Trinity College to Remain Closed Through End of Spring Semester, Remote Learning to Continue

4 min read

Brendan W. Clark ’21

Editor-in-Chief

Trinity College has announced that the campus will remain closed through the end of the spring semester in light of the ongoing COVID-19 crisis. President of the College Joanne Berger-Sweeney announced the decision in an email to the community Tuesday morning, noting that Trinity’s status as a “liberal arts college values face-to-face interactions” and “it is therefore with great disappointment that we have decided to continue remote learning through the end of the semester.”

No decision was announced in the email relative to the College’s Commencement proceedings in May or the College’s Reunion proceedings in June. Vice President for Communications and Marketing Angela Schaeffer told the Tripod regarding the status of those events that she was “not sure when we’ll be able to say for sure.”

Trinity had previously suspended courses through Apr. 5th and closed the College as of Mar. 16 shortly before the start of the spring recess. Trinity also suspended its study abroad programs on Mar. 12 and its Rome program on Feb. 28.

Berger-Sweeney indicated that this decision was reached in light of several factors, including the “declaration of a national emergency, evolving guidance from the Centers for Disease Control and Prevention, and increasing restrictions globally and locally.” Schaeffer echoed those comments, adding that Trinity has been “listening to all input and assessing this rapidly changing situation continuously, including evolving public health guidance and directives from local, state, and federal officials.”

Remote learning will continue despite the closure, with students continuing most courses online. Berger-Sweeney expressed her gratitude for “the flexibility and dedication of our faculty, who are working tirelessly to keep students intellectually engaged” together with the staff of the Information Services department.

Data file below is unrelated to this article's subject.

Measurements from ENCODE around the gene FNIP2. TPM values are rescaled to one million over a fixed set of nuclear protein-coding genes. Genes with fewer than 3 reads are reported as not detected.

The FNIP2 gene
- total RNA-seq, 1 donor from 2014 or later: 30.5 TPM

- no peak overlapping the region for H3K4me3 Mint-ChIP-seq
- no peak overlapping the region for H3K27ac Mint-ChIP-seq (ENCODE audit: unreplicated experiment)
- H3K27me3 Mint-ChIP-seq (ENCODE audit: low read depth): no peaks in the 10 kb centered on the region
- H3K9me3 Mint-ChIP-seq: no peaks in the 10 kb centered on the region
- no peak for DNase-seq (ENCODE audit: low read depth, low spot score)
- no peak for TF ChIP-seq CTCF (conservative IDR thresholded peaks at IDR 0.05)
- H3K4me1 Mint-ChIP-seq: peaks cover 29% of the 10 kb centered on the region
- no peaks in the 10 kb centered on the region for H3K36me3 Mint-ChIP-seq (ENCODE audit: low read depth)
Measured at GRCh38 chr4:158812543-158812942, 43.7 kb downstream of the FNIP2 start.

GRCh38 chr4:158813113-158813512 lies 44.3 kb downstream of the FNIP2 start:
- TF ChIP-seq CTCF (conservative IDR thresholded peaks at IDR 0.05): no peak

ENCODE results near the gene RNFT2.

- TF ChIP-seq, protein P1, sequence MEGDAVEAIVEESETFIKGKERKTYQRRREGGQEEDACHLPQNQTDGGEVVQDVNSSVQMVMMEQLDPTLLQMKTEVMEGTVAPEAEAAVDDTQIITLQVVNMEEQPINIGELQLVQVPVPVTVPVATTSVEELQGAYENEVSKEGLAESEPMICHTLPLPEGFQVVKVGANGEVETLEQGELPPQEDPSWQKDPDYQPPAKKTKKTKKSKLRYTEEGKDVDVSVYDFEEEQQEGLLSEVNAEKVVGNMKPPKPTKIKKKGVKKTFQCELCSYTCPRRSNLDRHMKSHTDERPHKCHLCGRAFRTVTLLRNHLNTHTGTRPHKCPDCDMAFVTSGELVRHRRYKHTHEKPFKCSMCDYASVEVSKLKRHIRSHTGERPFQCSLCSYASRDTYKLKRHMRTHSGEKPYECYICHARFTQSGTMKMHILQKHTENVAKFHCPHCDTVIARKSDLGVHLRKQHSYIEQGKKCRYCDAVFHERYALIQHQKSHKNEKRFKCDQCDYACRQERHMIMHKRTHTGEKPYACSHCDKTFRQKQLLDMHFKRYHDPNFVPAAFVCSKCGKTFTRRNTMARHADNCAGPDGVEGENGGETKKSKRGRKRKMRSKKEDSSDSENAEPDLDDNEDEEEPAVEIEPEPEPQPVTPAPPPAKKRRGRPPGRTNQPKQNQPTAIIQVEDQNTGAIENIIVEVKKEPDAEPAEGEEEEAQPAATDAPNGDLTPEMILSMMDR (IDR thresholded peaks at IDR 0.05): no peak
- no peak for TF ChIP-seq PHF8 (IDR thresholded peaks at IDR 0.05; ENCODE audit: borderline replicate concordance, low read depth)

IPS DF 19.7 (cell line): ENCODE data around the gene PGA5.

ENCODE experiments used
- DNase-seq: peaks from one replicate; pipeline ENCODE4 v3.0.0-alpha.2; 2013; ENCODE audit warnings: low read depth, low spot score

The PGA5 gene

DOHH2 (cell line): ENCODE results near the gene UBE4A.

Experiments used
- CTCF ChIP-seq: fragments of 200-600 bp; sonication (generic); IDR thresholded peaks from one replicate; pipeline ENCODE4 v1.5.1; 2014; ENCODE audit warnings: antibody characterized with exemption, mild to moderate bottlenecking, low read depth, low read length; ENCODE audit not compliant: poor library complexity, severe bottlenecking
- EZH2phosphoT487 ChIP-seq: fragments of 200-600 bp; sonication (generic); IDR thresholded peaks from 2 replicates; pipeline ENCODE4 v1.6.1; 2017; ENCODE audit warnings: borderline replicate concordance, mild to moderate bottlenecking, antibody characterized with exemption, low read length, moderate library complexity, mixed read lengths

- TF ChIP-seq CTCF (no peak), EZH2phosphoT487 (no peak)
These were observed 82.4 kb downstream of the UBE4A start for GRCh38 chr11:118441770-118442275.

The College also acknowledged the limitations of existing details, noting that “there will be many logistics to determine, and we are developing those plans now and will communicate them to you as soon as we can.”

Berger-Sweeney added that the College will remain open for those students who need support or are unable to return home. She added that the College will “reach out to students individually to determine those who must remain on campus and those who need support to return home.”

The communication also indicated that while Trinity “will continue caring for the needs of students who must stay on campus,” they will “require all others to return to their homes.” It was not immediately clear what class of students this refers to, as those with special dispensation to remain on campus were believed to have been approved as of Friday, Mar. 13, according to the guidance issued by Berger-Sweeney last week.

The Tripod spoke with Vice President for Student Affairs Joe DiChristina who stated that this is a “public health matter that requires constant assessment and rethinking of current strategies and practices.” DiChristina emphasized that the College is “here to support” those who cannot leave campus but is hoping to encourage “students who may have other options or who can now explore new options to consider what might be best.”

Trinity will offer partial credits for room and board to families but did not specify when this decision would be made, indicating that the College is “working out the details of this” at the present time.

In light of the developing COVID situation, Trinity is also encouraging faculty and staff to work from home when possible, adding that “we encourage all who can work remotely to do so, and to conduct meetings virtually.”

The College will also make available opportunities for students to retrieve their personal belongings, though at this time they are “working on the details” and will communicate those opportunities at a later date.

Berger-Sweeney added that “these are extraordinary times, but the strength of the Trinity community is just as extraordinary.” Schaffer told the Tripod that the decision to extend remote learning was a thoughtful process, “made by the president and cabinet in close consultation with and feedback from numerous individuals (faculty, students, staff, families) and groups, including the COVID-19 response groups, Emergency Management Team, and trustees.”

bclark

Brendan W. Clark '21 is the current Editor-in-Chief of the Trinity Tripod, Trinity College's student newspaper.

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